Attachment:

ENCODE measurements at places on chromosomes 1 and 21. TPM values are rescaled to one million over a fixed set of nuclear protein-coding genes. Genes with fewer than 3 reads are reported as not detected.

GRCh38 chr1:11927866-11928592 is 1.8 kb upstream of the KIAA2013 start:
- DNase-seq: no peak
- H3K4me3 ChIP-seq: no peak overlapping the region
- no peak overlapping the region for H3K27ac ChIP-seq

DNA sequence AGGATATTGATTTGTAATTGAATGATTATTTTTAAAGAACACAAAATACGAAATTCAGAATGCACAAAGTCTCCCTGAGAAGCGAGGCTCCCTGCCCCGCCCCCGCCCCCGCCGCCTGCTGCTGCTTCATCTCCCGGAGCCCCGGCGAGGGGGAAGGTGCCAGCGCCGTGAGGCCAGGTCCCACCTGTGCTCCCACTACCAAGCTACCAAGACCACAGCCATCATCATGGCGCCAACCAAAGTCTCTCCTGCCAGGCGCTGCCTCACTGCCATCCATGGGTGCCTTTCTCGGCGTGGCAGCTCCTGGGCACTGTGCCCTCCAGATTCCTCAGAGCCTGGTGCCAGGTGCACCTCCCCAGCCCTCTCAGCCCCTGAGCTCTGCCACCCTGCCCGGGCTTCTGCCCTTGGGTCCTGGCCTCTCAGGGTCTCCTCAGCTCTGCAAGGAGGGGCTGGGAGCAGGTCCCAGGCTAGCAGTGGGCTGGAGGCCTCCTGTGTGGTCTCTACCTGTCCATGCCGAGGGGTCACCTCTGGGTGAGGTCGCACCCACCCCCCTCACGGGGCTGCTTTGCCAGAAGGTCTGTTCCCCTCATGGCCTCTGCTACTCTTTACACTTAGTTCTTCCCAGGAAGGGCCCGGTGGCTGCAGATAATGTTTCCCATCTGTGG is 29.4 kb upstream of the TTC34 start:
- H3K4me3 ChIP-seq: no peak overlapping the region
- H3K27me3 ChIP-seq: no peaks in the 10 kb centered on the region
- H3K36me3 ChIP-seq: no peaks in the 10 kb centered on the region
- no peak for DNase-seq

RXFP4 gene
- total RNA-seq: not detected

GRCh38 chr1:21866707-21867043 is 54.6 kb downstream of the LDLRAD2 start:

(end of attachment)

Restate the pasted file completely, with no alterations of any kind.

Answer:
ENCODE measurements at places on chromosomes 1 and 21. TPM values are rescaled to one million over a fixed set of nuclear protein-coding genes. Genes with fewer than 3 reads are reported as not detected.

GRCh38 chr1:11927866-11928592 is 1.8 kb upstream of the KIAA2013 start:
- DNase-seq: no peak
- H3K4me3 ChIP-seq: no peak overlapping the region
- no peak overlapping the region for H3K27ac ChIP-seq

DNA sequence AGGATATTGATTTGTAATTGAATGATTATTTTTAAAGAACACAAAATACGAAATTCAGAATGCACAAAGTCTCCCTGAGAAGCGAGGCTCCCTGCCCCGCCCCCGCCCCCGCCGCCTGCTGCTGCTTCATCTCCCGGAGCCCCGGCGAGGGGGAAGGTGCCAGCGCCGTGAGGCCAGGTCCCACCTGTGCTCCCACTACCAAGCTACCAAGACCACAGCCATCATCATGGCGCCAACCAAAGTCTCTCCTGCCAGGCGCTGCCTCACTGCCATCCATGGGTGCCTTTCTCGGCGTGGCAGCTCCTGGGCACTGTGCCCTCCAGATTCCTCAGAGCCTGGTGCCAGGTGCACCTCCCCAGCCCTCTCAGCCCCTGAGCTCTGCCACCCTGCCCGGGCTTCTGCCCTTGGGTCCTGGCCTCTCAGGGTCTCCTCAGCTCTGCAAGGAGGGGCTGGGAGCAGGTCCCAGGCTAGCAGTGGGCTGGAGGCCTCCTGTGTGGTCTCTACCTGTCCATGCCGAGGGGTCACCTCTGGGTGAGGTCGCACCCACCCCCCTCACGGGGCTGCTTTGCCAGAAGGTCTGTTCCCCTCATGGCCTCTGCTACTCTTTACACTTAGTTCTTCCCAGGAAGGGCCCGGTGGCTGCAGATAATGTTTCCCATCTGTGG is 29.4 kb upstream of the TTC34 start:
- H3K4me3 ChIP-seq: no peak overlapping the region
- H3K27me3 ChIP-seq: no peaks in the 10 kb centered on the region
- H3K36me3 ChIP-seq: no peaks in the 10 kb centered on the region
- no peak for DNase-seq

RXFP4 gene
- total RNA-seq: not detected

GRCh38 chr1:21866707-21867043 is 54.6 kb downstream of the LDLRAD2 start: